Here’s the MAKE 2008 gift guide from MAKE volume 16 (PDF). If you have your printed copy of MAKE it’s on page 18, a pull out, and in the digital edition it’s at the end.
I also wanted to post up a great article by our associate publisher Dan Woods called “The value of a good hands on project“…
Editor and Publisher Dale Dougherty came by my desk the other day pointing at a Newsweek folded back to a chart that ranked retail winners and losers for the past quarter. “Look what came in right behind gasoline stations on the high-growth list,” he said, pointing to the circled chart. “Hobby, toy, and game stores.” No one who owns a car will be surprised to see that gas stations top the growth chart, but hobby and game stores? We’re in the midst of some gray economic times, and folks generally think of hobbies and games as discretionary pursuits, no?
Dale and I were intrigued by the chart because it mapped so closely to our own Maker Shed experience — a pronounced upswing in interest in kits. To be sure, part of our success is the result of a team of smart editors and staffers who’ve uncovered beautiful kits and projects that really resonate with our audience of inquisitive makers and science enthusiasts. However, I think the underlying data is telling us something important about ourselves and the kind of value we derive from a good hands-on project.
Perhaps it’s the constructive distraction of focusing ourselves on something other than the recession, something where we have a reasonable chance of controlling the outcome. Maybe it’s the satisfaction of picking up a new skill, dusting off an old one, or simply learning how something works (or doesn’t). Maybe it’s the memories that live long after the project is done.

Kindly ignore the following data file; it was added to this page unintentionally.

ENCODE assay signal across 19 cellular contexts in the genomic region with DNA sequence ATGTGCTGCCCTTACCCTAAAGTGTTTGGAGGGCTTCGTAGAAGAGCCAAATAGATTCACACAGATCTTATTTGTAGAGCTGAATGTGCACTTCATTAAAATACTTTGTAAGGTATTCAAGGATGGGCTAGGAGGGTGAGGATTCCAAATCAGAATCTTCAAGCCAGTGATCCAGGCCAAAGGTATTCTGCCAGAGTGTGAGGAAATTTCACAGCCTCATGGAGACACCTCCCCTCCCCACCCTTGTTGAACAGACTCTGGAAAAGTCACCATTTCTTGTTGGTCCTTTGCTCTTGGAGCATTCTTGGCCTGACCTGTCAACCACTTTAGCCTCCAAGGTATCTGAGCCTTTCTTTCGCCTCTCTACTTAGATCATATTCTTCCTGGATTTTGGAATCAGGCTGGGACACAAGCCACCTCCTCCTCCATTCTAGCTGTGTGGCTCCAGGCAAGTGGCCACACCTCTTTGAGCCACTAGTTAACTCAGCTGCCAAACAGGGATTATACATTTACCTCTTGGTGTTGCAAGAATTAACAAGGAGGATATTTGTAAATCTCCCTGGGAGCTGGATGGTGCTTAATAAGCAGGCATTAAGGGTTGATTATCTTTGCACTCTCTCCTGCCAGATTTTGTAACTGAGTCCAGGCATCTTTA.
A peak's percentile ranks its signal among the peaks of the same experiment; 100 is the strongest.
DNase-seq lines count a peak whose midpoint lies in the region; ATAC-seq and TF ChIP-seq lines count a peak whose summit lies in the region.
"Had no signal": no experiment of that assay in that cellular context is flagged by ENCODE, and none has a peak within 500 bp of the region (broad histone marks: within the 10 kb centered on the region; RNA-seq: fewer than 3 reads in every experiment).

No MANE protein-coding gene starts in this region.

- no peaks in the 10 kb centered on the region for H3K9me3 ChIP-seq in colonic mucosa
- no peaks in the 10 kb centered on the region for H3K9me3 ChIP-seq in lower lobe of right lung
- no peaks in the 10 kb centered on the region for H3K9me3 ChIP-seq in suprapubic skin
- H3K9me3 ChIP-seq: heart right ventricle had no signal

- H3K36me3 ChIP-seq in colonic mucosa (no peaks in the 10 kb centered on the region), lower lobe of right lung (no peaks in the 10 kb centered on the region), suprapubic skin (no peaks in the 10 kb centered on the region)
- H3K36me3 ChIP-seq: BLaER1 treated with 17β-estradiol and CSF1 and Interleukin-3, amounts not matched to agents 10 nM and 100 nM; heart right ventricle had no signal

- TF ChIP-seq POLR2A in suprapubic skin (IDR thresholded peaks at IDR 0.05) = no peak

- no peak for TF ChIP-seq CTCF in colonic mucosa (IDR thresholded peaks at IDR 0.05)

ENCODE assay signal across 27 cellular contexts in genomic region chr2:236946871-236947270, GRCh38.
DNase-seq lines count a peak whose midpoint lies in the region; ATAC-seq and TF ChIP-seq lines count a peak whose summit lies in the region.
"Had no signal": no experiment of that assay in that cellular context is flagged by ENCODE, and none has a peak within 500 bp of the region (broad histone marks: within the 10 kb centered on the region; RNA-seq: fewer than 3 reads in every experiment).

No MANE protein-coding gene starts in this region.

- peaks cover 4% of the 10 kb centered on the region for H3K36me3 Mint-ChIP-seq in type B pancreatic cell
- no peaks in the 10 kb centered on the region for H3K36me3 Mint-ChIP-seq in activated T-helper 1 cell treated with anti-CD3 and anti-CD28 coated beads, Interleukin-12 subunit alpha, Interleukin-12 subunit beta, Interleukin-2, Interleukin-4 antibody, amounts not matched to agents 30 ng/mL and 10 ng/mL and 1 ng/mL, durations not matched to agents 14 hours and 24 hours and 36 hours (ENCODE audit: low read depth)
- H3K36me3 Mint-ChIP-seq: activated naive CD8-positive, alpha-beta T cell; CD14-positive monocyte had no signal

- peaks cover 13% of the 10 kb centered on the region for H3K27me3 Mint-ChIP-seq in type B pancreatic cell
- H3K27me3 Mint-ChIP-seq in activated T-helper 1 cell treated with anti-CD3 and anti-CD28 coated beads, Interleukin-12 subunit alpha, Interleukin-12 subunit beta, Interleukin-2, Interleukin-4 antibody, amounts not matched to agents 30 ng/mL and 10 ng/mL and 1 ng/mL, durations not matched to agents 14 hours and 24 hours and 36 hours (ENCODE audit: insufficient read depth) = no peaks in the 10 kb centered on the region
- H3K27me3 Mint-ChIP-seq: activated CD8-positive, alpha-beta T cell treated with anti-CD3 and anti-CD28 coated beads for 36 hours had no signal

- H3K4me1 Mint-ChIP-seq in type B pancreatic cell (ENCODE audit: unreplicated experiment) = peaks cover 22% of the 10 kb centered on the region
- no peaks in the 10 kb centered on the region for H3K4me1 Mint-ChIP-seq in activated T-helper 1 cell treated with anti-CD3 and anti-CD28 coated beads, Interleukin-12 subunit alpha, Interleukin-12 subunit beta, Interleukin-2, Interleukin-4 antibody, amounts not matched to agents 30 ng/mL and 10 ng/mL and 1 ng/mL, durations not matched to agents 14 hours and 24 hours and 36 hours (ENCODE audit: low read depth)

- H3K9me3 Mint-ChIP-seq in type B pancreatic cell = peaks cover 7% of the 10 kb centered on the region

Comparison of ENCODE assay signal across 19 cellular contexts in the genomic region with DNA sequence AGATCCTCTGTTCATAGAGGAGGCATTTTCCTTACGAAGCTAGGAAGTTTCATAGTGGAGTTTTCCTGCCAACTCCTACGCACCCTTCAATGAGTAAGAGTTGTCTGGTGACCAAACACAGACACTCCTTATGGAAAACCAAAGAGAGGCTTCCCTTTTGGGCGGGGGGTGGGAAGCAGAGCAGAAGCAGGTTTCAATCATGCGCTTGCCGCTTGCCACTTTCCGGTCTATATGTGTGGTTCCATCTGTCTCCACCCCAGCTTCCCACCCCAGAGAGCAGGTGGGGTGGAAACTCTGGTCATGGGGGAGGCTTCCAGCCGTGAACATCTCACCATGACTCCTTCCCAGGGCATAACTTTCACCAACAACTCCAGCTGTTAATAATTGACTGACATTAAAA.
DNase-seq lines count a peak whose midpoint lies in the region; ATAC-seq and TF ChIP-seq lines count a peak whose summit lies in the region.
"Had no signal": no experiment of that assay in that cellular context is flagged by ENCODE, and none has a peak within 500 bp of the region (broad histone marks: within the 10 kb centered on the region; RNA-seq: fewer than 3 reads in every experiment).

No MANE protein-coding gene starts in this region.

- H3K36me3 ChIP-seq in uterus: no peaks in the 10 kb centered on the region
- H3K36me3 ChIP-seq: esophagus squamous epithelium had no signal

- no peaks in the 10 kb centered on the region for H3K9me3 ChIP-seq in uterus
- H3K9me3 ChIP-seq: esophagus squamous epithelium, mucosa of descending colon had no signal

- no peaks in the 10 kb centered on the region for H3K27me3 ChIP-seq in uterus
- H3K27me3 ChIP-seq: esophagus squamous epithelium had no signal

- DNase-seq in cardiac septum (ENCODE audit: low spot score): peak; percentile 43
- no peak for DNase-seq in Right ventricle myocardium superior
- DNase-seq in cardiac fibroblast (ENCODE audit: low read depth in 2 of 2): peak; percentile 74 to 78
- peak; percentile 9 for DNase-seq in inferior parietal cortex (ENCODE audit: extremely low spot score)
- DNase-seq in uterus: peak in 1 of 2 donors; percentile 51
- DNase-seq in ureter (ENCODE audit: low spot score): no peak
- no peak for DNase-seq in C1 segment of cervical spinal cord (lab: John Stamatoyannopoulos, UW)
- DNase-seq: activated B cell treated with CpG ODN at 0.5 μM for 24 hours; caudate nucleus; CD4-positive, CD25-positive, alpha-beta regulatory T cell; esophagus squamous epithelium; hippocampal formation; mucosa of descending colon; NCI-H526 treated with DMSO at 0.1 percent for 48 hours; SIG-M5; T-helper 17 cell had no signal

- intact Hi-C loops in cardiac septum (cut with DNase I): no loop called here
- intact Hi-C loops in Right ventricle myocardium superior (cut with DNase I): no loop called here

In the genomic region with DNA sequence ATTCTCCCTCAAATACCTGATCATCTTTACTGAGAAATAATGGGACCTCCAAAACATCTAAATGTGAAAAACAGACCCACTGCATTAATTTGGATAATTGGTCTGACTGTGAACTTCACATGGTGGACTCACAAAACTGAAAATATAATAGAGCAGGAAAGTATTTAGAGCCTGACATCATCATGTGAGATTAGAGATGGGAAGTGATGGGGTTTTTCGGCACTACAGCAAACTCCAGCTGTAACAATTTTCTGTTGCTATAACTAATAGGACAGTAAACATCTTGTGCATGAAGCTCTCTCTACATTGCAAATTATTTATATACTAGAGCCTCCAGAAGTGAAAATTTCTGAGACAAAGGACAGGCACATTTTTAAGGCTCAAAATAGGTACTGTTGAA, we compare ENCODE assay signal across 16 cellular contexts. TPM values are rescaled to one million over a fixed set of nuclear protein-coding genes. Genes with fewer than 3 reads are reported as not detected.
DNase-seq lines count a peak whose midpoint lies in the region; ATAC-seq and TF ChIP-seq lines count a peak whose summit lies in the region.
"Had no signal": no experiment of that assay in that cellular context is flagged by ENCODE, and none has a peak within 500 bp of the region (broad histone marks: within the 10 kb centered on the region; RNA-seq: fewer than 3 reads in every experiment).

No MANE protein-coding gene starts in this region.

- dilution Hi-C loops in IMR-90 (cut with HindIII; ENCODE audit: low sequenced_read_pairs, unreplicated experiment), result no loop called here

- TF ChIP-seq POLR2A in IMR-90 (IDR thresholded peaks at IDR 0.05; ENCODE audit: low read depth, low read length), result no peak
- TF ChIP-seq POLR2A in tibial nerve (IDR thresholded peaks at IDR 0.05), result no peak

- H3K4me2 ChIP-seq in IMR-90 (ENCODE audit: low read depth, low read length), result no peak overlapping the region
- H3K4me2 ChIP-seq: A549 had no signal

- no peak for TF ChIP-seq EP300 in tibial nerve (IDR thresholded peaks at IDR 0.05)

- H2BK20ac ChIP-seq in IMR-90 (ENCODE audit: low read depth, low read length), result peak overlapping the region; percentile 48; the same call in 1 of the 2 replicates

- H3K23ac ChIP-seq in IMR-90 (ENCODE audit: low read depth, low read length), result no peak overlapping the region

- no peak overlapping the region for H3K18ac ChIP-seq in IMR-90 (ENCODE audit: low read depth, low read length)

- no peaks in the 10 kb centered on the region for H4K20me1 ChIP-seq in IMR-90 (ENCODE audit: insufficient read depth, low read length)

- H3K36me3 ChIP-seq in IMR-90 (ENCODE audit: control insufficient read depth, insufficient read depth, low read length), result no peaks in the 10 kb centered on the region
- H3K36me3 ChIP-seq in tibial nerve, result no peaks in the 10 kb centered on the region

And there’s definitely something intrinsically satisfying about passing along skills — even the simplest of skills — to a younger maker. What kid doesn’t enjoy a workbench, a few tools, and a good project on a rainy day?
Even though many of us are nixing the vacation we’d thought about, driving that funky clunker of a car for another year, or putting the bathroom remodel on hold, the basements, garages, and backyards of this planet are coming alive with experiments, tinkering, and the making spirit.
So this holiday season, whether you provision a project from recycled materials and repurposed
The chart mapped so closely to our own experience: a pronounced upswing in interest in kits.
hardware lying around the house, or decide to buy a project kit from the Maker Shed (makershed.com) or somewhere else, give yourself and someone you care about the gift of making something together.
And if you’re in a position and the spirit moves you, consider giving the gift of a science kit to a deserving school or teacher. They need your help more than ever before.
Photography by Scott Beale / Laughing Squid.